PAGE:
Like many of my friends and colleagues, I often spend time with sighted individuals who hold some misconceptions or myths about blindness and blind people. I’m always happy to answer questions, and it’s not surprising that I often receive the same ones. This is because, despite the fact that there are nearly 30 million individuals in the United States alone who are classified as severely visually impaired, most people haven’t had the opportunity to interact with someone who is unable to see.
I always look forward to joining new groups and meeting new people because I know it will always be interesting to see how they respond. I love that my close family and friends just think of me as Sylvia… and hope that the world will eventually see those of us who are blind as just the individual people we are rather than having a prime focus on our blindness. I own my blindness, as it is a big part of me, but it is just a part of me, just like the color of my hair. In fact, it is very much like the color of my hair, changing all of the time… less and less sight everyday.
Table of Contents
Before I start, a little lesson about the spectrum of visual impairment. When people hear the word blind, they think totally dark, nothing, black. Well, this is the case for very few of us who consider ourselves blind. There is a spectrum for those who cannot see well and whom glasses cannot help. I am not providing legal definitions here, as you can always go and look those up to learn more, but here is the gist.
Low vision describes anyone who has great difficulty seeing but still has functional vision. This is a large group. People with low vision may or may not use or even need to use a white cane or guide dog, assistive technology, or other adaptive strategies, but many do.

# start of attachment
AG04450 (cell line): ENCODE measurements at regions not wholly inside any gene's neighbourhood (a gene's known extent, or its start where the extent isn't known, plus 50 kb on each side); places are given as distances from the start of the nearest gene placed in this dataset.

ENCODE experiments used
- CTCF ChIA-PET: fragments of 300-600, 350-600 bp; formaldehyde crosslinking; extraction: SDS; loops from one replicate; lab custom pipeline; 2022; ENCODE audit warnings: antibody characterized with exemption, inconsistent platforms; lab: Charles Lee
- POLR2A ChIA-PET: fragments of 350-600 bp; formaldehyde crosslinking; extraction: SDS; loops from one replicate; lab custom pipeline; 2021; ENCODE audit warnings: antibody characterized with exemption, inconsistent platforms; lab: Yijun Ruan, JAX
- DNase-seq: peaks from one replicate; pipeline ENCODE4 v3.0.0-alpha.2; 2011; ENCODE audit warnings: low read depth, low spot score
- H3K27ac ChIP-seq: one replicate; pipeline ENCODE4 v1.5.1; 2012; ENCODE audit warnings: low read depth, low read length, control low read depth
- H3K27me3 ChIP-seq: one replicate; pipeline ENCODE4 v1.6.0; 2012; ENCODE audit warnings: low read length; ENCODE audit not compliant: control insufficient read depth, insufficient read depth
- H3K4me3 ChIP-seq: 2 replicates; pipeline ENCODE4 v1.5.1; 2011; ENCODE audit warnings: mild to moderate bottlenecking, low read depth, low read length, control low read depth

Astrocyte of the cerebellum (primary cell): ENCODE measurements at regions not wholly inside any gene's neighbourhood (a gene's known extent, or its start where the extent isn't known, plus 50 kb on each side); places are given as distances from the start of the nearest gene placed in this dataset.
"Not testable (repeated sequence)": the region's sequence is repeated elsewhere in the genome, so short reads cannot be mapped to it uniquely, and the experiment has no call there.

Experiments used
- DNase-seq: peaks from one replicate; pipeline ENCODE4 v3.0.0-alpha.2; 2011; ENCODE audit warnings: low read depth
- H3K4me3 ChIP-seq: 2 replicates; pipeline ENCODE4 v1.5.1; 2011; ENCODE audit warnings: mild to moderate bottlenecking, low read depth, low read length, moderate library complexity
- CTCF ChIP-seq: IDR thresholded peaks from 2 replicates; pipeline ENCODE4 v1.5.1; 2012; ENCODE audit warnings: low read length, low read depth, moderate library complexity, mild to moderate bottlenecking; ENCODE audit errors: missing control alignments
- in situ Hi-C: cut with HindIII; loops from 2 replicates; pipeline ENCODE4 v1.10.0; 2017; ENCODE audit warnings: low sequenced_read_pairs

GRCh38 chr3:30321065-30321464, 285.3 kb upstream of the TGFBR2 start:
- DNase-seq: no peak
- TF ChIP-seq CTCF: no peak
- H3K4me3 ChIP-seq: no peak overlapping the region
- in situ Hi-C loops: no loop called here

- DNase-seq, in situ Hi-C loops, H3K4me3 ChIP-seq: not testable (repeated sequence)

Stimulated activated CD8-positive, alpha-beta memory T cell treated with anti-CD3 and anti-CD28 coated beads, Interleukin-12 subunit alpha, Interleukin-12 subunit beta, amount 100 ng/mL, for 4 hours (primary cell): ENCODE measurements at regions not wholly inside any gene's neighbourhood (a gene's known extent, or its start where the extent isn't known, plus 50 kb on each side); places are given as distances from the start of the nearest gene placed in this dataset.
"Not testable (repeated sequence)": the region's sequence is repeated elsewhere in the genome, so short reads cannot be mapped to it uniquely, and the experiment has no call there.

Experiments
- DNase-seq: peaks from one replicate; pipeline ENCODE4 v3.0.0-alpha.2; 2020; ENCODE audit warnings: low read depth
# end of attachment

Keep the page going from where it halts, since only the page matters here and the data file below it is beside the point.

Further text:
Legally blind is a term that confuses a lot of people, because of the word “blind”. It refers to a person with 20/200 vision or a significantly reduced field of vision. Let me describe that in terms we can all understand. A person with 20/200 vision must stand 20 feet away from the same thing a person with 20/20 vision can to be able to see it.
Reduced peripheral field is also a component of vision. Most people have at least a 120 degree field. If you stand and look straight ahead and hold your hands out to your sides and have a normal visual field, likely you can see your hands. A person who is declared legally blind could actually have a 20/20 visual acuity (what they can see), but if they have a less than 40 degree field they are legally blind. You have likely heard the term tunnel vision, this is what that is.
I have always been legally blind, and I did not use a white cane, guide dog, or any assistive technology until I was almost 30 years old. But, I have a condition with progressive visual acuity and peripheral field loss. No functional vision may have some light perception, but this vision does not really provide any other function. That’s me about now. That light perception does help with some navigation, but it is unpredictable and certainly not reliable, so not something I count on.
So, do not be surprised if you meet someone who is “blind” who you did not realize was blind, or who uses their phone visually (likely with a screen magnification program), picks up something from the ground, avoids you when walking, and even makes eye contact. Just remember, do not make assumptions.
My top 10 favorite myths about blindness:
10. Blind people experience a heightening of their other senses.